colors, and (3) differences for preferences for
colors between the sexes. The new approach to the color problem
thus suggested does not turn its back upon
Eysenck concurs in the opinion that the un- gestalt psychology. As W. C. T. Prentice
standardized conditions used in the experi- says,
ments account for many of the differences The existence of an orderly structure in no way
in the results.
prevents analysis of the nature of that struc-
In glancing back once more to the early ture. A common misunderstanding of the gestalt
experiments, it is apparent that the inves- theoretical position has been the interpretation
that it is antianalytic, whereas it merely insists
tigators were conscious that the problem of that the type of analysis chosen should reflect
color preferences was a complex one. The the realities of the phenomena investigated.24
question about preferences for grouped
colors had not escaped consideration. As Why are some colors preferred to others?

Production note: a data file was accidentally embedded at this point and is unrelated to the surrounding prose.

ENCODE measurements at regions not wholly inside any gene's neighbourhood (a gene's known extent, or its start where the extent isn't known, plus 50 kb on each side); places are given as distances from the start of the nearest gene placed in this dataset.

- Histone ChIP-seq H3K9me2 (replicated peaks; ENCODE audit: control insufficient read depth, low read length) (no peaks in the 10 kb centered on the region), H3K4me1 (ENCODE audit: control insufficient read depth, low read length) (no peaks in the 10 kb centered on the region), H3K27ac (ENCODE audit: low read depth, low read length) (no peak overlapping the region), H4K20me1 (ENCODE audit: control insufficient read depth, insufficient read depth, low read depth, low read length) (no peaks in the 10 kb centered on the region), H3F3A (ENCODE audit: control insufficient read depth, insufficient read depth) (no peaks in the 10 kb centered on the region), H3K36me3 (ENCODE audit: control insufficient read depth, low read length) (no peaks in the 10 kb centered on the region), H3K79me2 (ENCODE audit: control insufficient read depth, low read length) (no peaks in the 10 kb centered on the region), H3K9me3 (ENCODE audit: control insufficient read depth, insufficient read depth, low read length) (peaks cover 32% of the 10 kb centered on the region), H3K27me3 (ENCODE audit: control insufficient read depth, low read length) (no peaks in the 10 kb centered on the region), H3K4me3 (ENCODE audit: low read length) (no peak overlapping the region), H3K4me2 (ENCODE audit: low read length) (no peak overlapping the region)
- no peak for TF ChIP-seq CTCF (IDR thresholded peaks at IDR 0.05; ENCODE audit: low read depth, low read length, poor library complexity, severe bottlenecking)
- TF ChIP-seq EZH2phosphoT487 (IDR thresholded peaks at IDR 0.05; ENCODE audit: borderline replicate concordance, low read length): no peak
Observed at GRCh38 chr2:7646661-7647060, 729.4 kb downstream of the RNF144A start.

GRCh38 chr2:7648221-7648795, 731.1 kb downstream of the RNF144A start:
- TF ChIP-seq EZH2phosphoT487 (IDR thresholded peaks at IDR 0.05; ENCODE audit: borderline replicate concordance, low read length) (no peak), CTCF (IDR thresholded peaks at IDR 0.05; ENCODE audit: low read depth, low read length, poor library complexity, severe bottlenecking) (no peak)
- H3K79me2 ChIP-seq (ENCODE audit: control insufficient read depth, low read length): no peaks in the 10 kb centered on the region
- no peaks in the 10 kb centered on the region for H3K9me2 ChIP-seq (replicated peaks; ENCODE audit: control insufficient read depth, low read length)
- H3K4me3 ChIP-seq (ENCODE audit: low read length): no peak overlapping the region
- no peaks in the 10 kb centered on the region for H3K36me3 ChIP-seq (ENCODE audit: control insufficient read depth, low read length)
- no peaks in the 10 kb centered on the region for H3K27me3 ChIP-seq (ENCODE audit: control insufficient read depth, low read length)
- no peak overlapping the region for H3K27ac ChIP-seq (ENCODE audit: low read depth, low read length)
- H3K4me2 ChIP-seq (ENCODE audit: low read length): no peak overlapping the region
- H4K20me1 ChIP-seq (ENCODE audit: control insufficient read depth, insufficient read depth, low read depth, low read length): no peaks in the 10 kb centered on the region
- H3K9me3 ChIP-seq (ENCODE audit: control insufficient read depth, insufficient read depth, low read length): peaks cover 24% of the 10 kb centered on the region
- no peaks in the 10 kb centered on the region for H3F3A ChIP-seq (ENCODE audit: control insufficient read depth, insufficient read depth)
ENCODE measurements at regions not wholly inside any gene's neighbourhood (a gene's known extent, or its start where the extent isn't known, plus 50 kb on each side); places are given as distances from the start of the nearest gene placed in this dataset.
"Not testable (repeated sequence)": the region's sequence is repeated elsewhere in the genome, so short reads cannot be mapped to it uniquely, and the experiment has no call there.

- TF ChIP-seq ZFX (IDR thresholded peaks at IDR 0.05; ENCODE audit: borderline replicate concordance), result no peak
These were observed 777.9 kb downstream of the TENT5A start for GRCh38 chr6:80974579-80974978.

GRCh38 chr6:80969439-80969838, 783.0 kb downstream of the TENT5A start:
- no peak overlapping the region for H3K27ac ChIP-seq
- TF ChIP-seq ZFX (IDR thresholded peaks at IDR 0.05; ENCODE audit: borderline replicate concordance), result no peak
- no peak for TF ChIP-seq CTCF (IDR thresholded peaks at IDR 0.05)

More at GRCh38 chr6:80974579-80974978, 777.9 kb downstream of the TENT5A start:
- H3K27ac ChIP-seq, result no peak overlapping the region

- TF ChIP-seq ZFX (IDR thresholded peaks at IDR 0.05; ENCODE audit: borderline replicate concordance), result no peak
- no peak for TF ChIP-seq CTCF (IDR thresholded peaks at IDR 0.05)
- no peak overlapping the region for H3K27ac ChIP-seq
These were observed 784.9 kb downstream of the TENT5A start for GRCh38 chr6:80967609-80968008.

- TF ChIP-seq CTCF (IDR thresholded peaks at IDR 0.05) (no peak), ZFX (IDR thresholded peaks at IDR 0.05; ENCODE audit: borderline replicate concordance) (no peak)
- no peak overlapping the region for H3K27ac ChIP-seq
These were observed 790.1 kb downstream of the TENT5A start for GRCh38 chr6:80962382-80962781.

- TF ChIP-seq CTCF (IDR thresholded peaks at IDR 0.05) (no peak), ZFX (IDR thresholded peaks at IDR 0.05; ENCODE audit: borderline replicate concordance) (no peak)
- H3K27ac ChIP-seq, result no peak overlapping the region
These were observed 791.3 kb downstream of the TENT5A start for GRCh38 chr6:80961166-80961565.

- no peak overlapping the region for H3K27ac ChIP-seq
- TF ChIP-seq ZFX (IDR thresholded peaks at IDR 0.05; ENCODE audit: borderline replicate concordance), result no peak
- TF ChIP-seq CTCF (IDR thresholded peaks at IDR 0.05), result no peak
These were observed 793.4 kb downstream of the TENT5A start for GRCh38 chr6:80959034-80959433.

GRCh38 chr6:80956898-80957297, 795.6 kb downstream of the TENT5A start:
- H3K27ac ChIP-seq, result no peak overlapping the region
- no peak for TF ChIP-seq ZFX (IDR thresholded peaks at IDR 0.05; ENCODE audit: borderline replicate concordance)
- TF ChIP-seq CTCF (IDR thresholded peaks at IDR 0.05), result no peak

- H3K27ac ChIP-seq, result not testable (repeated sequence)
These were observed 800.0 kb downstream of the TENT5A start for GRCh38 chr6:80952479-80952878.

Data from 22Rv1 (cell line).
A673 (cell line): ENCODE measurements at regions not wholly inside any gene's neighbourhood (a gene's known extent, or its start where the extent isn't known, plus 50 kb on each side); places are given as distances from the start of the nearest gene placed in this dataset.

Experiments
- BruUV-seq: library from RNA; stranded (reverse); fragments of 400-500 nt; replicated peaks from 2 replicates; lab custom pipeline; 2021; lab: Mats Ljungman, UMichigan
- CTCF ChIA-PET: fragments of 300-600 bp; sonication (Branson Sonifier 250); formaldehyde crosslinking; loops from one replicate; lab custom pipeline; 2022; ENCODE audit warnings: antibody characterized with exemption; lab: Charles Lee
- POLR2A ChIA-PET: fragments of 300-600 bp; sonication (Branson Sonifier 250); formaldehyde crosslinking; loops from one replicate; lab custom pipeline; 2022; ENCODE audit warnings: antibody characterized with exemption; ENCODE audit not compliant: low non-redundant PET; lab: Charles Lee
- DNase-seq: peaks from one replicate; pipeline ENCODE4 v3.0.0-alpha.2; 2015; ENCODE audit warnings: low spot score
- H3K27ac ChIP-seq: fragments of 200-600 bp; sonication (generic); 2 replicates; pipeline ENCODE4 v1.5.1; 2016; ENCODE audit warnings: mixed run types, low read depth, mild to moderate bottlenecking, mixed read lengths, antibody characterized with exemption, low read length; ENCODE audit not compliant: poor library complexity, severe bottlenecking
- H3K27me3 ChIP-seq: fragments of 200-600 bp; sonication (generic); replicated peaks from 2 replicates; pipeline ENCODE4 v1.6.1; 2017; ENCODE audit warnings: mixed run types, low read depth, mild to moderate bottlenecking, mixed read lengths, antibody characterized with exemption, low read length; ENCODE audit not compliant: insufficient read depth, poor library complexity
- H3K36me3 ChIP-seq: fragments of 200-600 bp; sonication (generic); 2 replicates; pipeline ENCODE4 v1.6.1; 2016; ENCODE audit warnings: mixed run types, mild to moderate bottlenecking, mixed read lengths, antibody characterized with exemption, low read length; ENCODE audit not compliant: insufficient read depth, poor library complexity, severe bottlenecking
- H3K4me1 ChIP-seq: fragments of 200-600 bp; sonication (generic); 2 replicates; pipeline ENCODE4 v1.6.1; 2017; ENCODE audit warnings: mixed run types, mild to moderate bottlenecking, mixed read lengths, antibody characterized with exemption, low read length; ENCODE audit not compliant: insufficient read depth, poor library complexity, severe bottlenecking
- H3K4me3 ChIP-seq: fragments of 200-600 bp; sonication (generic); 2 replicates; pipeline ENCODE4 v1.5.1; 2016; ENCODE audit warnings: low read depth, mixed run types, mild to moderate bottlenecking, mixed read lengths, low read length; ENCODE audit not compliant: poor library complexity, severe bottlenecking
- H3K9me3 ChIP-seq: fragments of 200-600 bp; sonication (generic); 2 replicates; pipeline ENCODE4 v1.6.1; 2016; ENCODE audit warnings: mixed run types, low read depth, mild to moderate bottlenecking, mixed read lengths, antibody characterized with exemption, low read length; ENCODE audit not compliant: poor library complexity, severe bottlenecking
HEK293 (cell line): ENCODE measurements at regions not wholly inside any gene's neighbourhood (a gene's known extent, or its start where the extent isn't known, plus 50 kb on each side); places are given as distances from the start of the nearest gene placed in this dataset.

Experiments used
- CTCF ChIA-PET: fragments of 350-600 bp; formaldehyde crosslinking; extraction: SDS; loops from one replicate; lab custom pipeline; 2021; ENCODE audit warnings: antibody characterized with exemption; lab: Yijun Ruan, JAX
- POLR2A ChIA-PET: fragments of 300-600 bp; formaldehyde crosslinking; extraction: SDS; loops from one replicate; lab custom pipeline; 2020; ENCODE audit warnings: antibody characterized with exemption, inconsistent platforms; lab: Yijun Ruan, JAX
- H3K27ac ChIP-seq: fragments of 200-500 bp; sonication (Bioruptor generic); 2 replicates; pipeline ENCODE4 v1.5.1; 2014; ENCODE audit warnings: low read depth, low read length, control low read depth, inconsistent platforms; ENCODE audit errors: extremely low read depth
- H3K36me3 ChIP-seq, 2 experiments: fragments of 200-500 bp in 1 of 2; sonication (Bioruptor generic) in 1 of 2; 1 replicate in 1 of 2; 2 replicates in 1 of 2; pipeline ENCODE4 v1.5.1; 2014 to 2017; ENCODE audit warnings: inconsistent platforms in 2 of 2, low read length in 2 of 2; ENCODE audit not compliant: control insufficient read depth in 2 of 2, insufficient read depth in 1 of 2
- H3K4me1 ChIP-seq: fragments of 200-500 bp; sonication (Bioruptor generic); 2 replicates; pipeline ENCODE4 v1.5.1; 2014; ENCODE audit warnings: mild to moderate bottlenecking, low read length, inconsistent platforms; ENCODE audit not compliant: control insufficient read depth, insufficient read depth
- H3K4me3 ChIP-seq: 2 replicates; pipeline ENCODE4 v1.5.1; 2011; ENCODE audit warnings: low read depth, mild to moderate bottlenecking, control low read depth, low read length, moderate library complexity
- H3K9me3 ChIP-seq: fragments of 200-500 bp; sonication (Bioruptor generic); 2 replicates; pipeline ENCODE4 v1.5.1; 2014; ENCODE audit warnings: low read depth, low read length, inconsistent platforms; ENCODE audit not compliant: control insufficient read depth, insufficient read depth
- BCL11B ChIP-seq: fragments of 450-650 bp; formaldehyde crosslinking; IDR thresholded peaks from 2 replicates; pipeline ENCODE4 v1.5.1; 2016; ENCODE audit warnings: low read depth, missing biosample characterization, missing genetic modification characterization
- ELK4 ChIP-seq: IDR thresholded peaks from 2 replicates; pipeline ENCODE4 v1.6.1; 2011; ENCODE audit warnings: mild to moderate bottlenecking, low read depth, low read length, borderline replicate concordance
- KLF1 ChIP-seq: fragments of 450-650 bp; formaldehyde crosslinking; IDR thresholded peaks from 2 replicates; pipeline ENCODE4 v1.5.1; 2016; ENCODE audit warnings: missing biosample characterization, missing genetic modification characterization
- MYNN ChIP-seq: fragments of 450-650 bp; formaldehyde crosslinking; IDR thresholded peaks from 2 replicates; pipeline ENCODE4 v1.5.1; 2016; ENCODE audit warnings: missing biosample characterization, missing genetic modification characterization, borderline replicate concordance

might have been expected there was less J. P. Guilford25 suggests a physiological
unanimity shown in preferences for these basis for color preferences. The harmonious
colors than there had been for single ones. colors selected by his observers were found
In dealing with several colors at once, the to fall into two groups, "one with yellow
question about rules or principles of com- low and blue high, and the other with red,
bining which would render the group ac- blue and green high and yellow, bluegreen
ceptable or harmonious appeared. First and violet low." Guilford suggests that
there was the attempt to discern whether these two harmonies "actually represent
the preferences for the single colors in a two different systems of color appreciation."
combination would affect the preference He believes that they are bound up with